We got a complaint of mice in a rental home this month (April). I went to check it out and talked to the woman at the home. She told me that they moved in in mid December. They saw a few mice when they moved in and put some sticky traps down. She said the mice got much worse and they are now in every room in the house.
I inspected each room. The bedrooms on the second floor had an impressive amount of droppings in the closets. Oddly, the kitchen did not show much evidence of mice. The house was very clean and there was no obvious reason for the mice to be attracted to the 2nd floor bedroom areas. Something was going on. I decided to take a look in the basement and the women of the house said "you can't go down there because they are still working on the pipes". It was a mess. I went down there and looked around. There had been a big flood and obviously a lot of new pipes installed. The floor had standing water on it. I asked what happened down there. She told me that something broke after they moved in and there was a lot of water leaking. The owners fixed it.
My best guess is that the previous tenants had a lot of garbage in the basement. There was a build up of mice. Before the new tenants moved in, the garbage was cleaned out. The flooded floor drove the mice up into the residence in a mass movement. Lots of mice but not a lot of food sources. The tenants began seeing mice everywhere all at once. The woman told me that sometimes the mice wake her up by running down her arm while she is sleeping in bed. She also told me that her sister opened a kitchen drawer and a mouse ran up her arm.
I treated the place with a combination of traps, sticky boards, block bait, granular baits, and tracking powder. Each method was chosen to fit different situations in the home. I also blocked some obvious entry points on the outside. I followed up 4 days later. The woman said she had not seen any more mice.
Do not spray household bug killers, like Raid, on your children!
- These poisons were not made to be applied to the skin. They are lethal for humans, as well as bugs.
Do not clean your furniture with alcohol!
- Alcohol should never be used as a cleaning agent for large surfaces, like beds frames, dressers, or counter tops. As alcohol evaporates, the fumes collect as a gas in the air. This gas is highly flammable and easily ignited with a cigarette.
Dogs have an amazing sense of smell and can be trained to hit on a very specific odor. Properly trained Bed Bug dogs will correctly identify live bed bugs only and will ignore dead bugs and their fecal material. A Bed Bug dog would be most useful in hotels, theaters, and churches where people come and go. The dog can quickly determine if there are Bed Bugs present.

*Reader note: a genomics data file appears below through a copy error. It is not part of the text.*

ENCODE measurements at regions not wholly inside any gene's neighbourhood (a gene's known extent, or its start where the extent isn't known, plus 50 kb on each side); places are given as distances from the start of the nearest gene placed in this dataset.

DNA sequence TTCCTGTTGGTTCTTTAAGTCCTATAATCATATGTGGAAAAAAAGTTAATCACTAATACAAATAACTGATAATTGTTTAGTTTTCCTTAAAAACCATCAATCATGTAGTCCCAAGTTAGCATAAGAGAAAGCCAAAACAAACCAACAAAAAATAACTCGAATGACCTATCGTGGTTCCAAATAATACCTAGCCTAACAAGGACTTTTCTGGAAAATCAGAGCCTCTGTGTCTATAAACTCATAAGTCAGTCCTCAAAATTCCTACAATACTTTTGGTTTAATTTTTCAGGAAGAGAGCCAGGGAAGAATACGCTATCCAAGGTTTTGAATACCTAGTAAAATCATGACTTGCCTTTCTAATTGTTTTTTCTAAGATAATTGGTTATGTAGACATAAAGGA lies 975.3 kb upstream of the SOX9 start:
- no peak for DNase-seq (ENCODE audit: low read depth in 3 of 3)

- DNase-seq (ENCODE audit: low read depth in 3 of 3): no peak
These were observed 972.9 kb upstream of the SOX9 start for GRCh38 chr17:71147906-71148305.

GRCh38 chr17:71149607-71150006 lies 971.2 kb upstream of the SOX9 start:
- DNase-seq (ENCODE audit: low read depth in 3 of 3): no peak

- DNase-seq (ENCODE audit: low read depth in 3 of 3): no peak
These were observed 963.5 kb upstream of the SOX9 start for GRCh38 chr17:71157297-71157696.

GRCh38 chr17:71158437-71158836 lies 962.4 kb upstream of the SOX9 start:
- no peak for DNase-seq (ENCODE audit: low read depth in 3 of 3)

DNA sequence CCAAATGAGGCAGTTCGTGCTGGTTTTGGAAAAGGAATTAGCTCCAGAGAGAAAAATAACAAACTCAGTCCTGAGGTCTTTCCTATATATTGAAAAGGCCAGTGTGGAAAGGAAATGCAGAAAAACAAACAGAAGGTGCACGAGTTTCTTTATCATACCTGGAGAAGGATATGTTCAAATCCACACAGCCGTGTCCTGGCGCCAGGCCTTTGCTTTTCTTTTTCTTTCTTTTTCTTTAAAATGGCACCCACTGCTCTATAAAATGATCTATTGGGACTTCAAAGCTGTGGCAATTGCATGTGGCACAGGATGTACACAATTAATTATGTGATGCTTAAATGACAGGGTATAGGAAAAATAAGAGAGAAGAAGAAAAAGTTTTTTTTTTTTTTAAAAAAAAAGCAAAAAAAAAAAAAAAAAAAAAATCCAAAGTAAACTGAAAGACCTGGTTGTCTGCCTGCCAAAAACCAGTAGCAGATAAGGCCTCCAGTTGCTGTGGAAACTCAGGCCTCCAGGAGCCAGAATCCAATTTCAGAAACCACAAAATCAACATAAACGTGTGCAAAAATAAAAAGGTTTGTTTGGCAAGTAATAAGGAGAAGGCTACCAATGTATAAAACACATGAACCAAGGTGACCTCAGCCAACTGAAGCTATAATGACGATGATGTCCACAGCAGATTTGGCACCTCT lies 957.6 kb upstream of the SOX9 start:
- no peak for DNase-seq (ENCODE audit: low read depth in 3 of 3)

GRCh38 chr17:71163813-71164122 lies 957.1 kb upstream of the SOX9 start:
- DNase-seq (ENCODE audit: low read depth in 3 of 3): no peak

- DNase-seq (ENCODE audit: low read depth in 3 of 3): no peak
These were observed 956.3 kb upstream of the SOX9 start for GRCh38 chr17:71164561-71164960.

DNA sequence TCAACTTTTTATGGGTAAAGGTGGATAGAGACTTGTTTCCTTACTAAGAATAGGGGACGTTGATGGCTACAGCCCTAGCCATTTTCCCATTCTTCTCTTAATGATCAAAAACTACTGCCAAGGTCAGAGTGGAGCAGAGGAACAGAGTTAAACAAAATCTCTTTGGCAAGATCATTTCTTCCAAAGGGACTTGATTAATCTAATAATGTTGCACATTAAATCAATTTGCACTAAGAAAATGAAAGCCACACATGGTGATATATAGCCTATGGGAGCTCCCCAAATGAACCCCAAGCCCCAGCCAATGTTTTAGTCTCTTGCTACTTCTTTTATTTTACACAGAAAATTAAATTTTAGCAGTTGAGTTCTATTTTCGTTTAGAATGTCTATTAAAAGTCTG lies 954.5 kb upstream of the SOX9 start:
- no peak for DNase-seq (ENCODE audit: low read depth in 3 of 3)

In the home, I just ask the person if they are being bitten by Bed Bugs. They can usually tell me yes or no and I inspect to verify. No dog required.
Everything on the internet tells you that Heat Treatment is the only way or the best way to treat for Bed Bugs. This is true in some cases. It is certainly the most expensive way to eliminate Bed Bugs. The cost to treat with heat is roughly twice the cost of using chemicals to treat Bed Bugs. The equipment and operating costs of the Heat Treatment equipment is high.
Even in the best circumstances, Heat Treatment will leave behind some surviving Bed Bugs. These survivors may start a whole new infestation again that may not be evident to the homeowner for several weeks. A chemical treatment will use products that have a residual killing action on the Bed Bugs for 90 days after application. After Heat Treatment, there is no residual action to kill any stray bugs. I advise clients that if they insist on using Heat Treatment to kill Bed Bugs, they should follow up with a pesticide spray that has a good residual action.
Bug Stop uses and recommends pesticide treatment for Bed Bugs in the home to keep the costs down and to guarantee the results. No Bed Bugs for 90 days, guaranteed.
Your inspector will tell you how to prepare for a Bed Bug Treatment.
The usual procedures are:
1. Remove all bedding from every bed and wash & dry. Pillows and comforters can be run through the dryer on high heat.
2. Pick up all clutter. If you have piles of clothing or other items, seal them tightly in garbage bags.
3. More serious infestations may require removing all clothing from dressers and closets and laundering them.
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